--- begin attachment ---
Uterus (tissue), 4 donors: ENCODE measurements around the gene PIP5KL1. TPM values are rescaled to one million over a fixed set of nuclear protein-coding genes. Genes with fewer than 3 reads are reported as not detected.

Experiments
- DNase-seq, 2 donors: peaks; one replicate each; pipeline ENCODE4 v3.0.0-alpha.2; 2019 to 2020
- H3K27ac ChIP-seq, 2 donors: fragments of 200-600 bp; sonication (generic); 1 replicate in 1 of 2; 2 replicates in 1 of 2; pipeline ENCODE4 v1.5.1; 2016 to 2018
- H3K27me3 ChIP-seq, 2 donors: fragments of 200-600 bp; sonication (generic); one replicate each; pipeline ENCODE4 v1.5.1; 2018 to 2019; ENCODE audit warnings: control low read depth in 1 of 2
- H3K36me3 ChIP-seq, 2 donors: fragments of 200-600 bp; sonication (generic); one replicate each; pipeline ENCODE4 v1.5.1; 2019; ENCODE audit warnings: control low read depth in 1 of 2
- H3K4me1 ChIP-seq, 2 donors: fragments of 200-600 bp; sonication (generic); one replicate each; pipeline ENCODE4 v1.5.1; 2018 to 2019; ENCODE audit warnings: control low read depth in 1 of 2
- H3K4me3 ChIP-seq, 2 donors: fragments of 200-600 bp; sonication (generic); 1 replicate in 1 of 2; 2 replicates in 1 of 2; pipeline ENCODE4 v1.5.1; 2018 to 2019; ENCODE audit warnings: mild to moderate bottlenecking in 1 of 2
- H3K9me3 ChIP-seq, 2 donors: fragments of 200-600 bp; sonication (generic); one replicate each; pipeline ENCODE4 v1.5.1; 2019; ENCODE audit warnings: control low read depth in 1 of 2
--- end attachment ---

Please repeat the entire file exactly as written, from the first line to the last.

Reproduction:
Uterus (tissue), 4 donors: ENCODE measurements around the gene PIP5KL1. TPM values are rescaled to one million over a fixed set of nuclear protein-coding genes. Genes with fewer than 3 reads are reported as not detected.

Experiments
- DNase-seq, 2 donors: peaks; one replicate each; pipeline ENCODE4 v3.0.0-alpha.2; 2019 to 2020
- H3K27ac ChIP-seq, 2 donors: fragments of 200-600 bp; sonication (generic); 1 replicate in 1 of 2; 2 replicates in 1 of 2; pipeline ENCODE4 v1.5.1; 2016 to 2018
- H3K27me3 ChIP-seq, 2 donors: fragments of 200-600 bp; sonication (generic); one replicate each; pipeline ENCODE4 v1.5.1; 2018 to 2019; ENCODE audit warnings: control low read depth in 1 of 2
- H3K36me3 ChIP-seq, 2 donors: fragments of 200-600 bp; sonication (generic); one replicate each; pipeline ENCODE4 v1.5.1; 2019; ENCODE audit warnings: control low read depth in 1 of 2
- H3K4me1 ChIP-seq, 2 donors: fragments of 200-600 bp; sonication (generic); one replicate each; pipeline ENCODE4 v1.5.1; 2018 to 2019; ENCODE audit warnings: control low read depth in 1 of 2
- H3K4me3 ChIP-seq, 2 donors: fragments of 200-600 bp; sonication (generic); 1 replicate in 1 of 2; 2 replicates in 1 of 2; pipeline ENCODE4 v1.5.1; 2018 to 2019; ENCODE audit warnings: mild to moderate bottlenecking in 1 of 2
- H3K9me3 ChIP-seq, 2 donors: fragments of 200-600 bp; sonication (generic); one replicate each; pipeline ENCODE4 v1.5.1; 2019; ENCODE audit warnings: control low read depth in 1 of 2